"Someday I'm gonna be famous, do I have talent, well no/ these days you don't really need it, thanks to reality shows." - Celebrity - Brad Paisley.

Brad Paisley and Kimberley Williams

When West Virginian Brad Paisley wed actress Kimberley Williams he had new insight on Hollyweird.

The singer wrote satirical smash hit Celebrity about the reality TV growth industry that spat out a vast vat of non-talent twerps.

The song, whose video and third album Mud On The Tyres (Arista-BMG) featured Opry comedian Little Jimmy Dickens, shot the album to mainstream chart tops.

But Paisley, 31, says the song was not inspired by his bride or prang prone Leann Rimes but a Nashville bumper sticker "celebrity in training."

"Can't wait to date a super model, can't wait to sue my dad/ can't wait to wreck a Ferrari on my way to rehab/ 'cause when you're a celebrity, it's adios reality/ you can act just like a fool/ people think you're cool, just 'cause you're on TV"

Paisley's choice of the song as a sales catalyst of a 16 track disc, featuring Alison Krauss and a raft of stone country legends, worked.

"I wanted was to make the concept something fun," Paisley revealed, "it didn't need to be the way Joan Baez would have sung about celebrity. It needed to be almost a Joe Walsh approach to it. It's fun to sing about celebrity problems because a lot of their problems are the kind of things all of us would love to have, myself included, even though I'm a semi celebrity."

Self-deprecation fits Paisley, once romantically linked with duet partner Chely Wright, and lampooned by Charlie Robison.

"You can get married for a month," says Paisley, "there's nothing strange about that. I find it fascinating, exciting, and I'm really glad they exist. It's more fun to have a world with weirdness. I don't want to eradicate that kind of behaviour. We need more of it.
We make them that way."

Famous People, penned by Paisley collaborators Chris DuBois and Chris Wallin, is a companion song of sorts and dedicated to Nashville song writer Randy Hardison who was kissed by fame when he was murdered.

The tale of a Kentuckian high school footy star, oft mistaken for a movie idol, has a whimsical focus.

"I saw it as so different from Celebrity," says Paisley, "Okay, it's dealing with a famous guy. It's more about a redneck who doesn't handle it. He knows he's annoying the guy to death with the things he's saying."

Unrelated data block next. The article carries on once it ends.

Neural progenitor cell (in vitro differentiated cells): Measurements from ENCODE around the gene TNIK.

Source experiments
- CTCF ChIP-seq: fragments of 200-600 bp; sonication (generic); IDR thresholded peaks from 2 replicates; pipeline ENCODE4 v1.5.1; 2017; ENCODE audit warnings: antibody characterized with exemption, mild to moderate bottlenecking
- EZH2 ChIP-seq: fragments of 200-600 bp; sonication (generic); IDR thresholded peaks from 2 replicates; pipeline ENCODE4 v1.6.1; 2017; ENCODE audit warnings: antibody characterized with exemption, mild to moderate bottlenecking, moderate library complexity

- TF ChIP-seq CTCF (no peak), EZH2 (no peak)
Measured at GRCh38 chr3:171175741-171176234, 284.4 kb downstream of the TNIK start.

Paisley plays guitar throughout the disc, kicked off by the title track with Union Station banjo player Ron Block who guests on Famous People and The Best Thing That I Had Going.

Fellow band members Jerry Douglas (dobro) and Dan Tyminksi harmonise when their pal Krauss duets with Paisley on haunting Bill Anderson-Jon Randall double death ode Whiskey Lullaby.

Paisley believed the tale of a woman, who drank herself to death after her lover went to God the same way, was too dark.

"If it's one guy singing it sounds like the saddest thing in the world," Paisley said, "with a duet it sounds like each person is giving their version of the song. Alison brought it to a commercial point which it would have never have reached."

Paisley enlisted "celebrities" Jim Belushi and Dan Aykroyd to harmonise on That's Love after he appeared on their sitcom which also stars his spouse.

Other guests are Red Volkaert, successor to Roy Nicholls in Merle Haggard's Strangers, on guitar on Spaghetti Western Swing on which George Jones, Anderson and Dickens add vocals.

Vince Gill harmonises on Hold Me in Your Arms and finale Farther Along, dedicated to Carolynn Gilmer - wife of Brad's West Texas born manager Jimmy who cut the historic hit, Sugar Shack.

Gilmer is a sidekick of Lloyd Maines daughter Natalie, making her second Australian tour with the Dixie Chicks.

Inclusion of bonus tracks, such as oft-recorded stone country weeper Is It Raining At Your House (Hank Cochran-Dean Dillon-Vern Gosdin) and vocal and instrumental cuts of Make A Mistake, may be an attempt to prove Paisley is the real deal.

That's not necessary for Paisley who wrote nine tunes including his prison ode The Cigar Song and drenches many tunes with Randel Currie's steel guitar.

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